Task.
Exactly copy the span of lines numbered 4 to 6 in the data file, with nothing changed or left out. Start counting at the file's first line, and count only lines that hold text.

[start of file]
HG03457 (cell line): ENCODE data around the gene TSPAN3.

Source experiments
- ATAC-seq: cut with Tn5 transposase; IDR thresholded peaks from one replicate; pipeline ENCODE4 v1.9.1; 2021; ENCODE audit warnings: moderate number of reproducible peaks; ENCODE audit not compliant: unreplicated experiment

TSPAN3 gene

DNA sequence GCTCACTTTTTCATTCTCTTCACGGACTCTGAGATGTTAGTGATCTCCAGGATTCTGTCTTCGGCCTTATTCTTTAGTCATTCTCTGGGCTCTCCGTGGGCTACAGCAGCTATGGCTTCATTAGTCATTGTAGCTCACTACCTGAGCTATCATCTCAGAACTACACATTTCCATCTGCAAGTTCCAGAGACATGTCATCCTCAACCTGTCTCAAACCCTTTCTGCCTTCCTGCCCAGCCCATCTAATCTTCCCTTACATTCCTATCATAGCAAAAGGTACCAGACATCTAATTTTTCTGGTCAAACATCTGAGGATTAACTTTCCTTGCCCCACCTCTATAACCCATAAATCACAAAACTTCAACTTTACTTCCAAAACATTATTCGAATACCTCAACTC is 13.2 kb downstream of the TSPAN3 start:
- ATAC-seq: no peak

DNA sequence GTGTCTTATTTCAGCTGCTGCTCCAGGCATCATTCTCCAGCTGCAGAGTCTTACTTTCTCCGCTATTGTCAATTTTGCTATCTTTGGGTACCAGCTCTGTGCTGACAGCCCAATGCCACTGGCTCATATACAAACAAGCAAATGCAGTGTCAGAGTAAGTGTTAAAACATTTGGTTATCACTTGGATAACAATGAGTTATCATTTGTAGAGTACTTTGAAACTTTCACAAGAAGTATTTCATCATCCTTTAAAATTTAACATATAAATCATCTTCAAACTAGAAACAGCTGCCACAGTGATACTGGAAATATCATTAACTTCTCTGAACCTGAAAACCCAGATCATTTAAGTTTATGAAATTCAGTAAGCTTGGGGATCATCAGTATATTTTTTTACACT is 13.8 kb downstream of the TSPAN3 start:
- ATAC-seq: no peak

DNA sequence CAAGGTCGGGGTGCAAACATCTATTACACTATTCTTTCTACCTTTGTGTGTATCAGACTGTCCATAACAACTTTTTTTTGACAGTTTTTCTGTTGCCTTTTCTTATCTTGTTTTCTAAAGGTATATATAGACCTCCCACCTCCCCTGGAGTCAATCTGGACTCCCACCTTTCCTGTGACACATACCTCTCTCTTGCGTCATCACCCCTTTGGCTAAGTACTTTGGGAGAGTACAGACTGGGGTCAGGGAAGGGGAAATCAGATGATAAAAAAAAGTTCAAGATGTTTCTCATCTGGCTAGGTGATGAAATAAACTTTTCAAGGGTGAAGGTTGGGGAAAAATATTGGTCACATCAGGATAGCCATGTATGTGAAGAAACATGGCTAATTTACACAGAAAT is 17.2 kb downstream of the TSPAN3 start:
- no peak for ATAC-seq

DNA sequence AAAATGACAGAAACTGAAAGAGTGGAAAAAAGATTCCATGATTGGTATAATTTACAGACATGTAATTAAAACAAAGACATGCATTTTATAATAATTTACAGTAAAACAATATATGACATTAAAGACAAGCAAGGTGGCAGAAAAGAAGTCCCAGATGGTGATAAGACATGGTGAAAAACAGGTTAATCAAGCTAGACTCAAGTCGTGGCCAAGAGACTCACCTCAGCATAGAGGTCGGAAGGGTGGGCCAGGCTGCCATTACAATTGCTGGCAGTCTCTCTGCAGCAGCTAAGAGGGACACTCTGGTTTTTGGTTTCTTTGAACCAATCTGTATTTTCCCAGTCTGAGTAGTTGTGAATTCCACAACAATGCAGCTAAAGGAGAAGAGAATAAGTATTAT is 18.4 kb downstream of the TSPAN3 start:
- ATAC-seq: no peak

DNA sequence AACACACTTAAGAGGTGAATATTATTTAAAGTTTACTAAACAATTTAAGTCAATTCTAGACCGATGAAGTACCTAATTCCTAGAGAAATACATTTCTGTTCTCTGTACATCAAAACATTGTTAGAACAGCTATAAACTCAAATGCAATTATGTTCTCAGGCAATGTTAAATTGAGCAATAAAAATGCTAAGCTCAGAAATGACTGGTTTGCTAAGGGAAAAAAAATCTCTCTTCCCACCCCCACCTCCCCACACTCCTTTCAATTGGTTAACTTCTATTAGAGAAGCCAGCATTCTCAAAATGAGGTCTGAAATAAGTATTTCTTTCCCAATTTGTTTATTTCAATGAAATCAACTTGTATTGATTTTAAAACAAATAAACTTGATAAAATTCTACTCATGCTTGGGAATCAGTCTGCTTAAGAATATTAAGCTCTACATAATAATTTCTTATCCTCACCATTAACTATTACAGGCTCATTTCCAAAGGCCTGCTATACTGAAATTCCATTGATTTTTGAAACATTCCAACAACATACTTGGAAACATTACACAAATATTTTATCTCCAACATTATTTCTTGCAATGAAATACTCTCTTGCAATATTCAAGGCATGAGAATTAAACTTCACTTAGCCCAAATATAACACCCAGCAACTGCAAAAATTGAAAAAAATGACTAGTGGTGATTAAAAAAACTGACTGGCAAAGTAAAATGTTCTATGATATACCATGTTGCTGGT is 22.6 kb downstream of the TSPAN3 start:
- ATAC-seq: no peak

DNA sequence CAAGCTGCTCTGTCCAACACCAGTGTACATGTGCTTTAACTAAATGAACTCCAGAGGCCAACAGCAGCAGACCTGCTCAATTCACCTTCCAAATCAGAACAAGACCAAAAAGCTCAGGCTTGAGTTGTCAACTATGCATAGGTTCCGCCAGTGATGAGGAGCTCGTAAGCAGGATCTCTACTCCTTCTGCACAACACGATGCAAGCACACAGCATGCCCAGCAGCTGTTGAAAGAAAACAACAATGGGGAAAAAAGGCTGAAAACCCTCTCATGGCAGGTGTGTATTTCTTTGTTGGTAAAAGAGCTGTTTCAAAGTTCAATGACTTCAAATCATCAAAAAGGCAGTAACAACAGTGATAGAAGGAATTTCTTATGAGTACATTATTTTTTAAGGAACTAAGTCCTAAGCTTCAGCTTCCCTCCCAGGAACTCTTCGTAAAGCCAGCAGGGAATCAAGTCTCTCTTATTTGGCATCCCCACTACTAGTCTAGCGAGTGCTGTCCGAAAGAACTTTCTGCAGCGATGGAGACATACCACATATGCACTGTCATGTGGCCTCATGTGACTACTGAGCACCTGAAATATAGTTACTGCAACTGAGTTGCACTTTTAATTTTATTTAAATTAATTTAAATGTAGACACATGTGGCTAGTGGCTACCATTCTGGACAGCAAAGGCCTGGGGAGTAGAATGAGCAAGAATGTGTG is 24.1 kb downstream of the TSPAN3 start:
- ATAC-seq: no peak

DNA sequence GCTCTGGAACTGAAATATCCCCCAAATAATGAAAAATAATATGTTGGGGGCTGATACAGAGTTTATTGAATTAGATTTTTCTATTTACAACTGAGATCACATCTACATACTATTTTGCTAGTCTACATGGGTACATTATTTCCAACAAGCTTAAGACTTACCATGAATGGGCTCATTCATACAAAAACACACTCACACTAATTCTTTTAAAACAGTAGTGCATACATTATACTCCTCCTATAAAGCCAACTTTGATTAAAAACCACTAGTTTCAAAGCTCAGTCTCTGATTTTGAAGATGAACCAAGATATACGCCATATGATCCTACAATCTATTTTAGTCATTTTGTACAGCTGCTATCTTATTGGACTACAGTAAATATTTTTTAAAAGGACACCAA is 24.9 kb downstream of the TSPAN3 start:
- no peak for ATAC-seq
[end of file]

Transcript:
TSPAN3 gene

DNA sequence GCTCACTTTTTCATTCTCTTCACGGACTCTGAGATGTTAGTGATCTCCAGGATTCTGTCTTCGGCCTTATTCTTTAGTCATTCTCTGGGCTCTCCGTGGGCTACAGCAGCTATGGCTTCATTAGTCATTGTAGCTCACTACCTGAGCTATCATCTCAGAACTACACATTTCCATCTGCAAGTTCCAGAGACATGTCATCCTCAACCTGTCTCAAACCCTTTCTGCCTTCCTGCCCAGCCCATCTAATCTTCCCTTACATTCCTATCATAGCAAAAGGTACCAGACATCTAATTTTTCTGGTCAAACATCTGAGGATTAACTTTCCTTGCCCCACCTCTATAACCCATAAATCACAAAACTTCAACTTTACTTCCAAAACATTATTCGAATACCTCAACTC is 13.2 kb downstream of the TSPAN3 start:
- ATAC-seq: no peak